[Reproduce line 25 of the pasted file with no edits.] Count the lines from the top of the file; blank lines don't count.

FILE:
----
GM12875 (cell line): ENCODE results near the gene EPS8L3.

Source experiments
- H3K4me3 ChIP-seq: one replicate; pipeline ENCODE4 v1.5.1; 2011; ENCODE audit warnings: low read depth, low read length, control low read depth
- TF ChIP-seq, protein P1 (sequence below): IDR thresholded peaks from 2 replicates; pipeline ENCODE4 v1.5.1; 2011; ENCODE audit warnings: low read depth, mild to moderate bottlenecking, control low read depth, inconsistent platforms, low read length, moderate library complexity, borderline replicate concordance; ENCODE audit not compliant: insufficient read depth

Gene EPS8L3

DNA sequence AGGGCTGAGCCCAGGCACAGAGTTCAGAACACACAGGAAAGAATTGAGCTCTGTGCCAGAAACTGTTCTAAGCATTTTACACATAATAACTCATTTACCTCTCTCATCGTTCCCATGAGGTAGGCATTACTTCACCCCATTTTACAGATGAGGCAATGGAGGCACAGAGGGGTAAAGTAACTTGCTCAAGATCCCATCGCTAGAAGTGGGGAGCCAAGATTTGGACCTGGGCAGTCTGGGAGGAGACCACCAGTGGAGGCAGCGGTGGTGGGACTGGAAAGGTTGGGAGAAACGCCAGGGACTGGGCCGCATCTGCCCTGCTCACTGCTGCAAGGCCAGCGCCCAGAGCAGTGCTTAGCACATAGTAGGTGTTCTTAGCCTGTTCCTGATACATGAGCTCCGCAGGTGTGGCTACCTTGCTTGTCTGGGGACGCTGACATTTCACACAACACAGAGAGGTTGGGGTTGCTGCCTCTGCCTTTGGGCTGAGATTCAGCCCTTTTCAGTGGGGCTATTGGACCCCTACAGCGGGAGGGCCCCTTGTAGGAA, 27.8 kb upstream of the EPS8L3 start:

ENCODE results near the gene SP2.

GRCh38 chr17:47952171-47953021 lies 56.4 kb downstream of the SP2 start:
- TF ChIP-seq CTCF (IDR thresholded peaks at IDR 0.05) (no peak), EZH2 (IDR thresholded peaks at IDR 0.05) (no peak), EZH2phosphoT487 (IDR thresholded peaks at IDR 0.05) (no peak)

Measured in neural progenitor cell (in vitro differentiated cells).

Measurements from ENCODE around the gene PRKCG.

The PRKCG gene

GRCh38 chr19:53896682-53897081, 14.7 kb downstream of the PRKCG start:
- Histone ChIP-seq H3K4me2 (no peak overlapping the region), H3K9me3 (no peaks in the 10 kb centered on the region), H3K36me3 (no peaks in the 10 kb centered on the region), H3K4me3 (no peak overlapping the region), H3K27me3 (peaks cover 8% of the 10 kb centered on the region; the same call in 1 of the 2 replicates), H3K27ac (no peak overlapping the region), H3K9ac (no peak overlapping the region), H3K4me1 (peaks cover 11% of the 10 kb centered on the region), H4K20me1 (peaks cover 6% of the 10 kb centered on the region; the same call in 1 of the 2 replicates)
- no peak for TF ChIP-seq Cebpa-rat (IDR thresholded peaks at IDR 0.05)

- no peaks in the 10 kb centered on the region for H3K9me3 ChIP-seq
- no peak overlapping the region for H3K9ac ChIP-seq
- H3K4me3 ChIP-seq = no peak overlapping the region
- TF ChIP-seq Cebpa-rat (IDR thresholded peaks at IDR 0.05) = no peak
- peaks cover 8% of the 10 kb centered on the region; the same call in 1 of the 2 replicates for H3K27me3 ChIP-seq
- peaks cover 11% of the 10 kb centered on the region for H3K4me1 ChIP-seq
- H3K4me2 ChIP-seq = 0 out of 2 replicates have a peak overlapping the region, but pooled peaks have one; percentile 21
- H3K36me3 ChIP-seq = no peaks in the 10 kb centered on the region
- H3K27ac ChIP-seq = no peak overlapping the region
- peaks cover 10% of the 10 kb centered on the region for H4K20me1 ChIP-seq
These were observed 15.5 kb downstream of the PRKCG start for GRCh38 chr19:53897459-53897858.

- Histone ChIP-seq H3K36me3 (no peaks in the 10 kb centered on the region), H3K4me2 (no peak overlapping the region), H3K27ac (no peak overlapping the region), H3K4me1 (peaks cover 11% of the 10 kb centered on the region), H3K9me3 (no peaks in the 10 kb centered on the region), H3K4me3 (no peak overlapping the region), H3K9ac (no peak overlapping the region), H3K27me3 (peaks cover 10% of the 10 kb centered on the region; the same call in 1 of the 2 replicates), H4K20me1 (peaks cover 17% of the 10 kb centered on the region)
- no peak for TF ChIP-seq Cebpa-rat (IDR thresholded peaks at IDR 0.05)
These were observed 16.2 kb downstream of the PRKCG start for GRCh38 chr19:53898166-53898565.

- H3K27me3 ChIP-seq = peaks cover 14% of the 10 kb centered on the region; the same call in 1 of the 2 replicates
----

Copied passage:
- peaks cover 10% of the 10 kb centered on the region for H4K20me1 ChIP-seq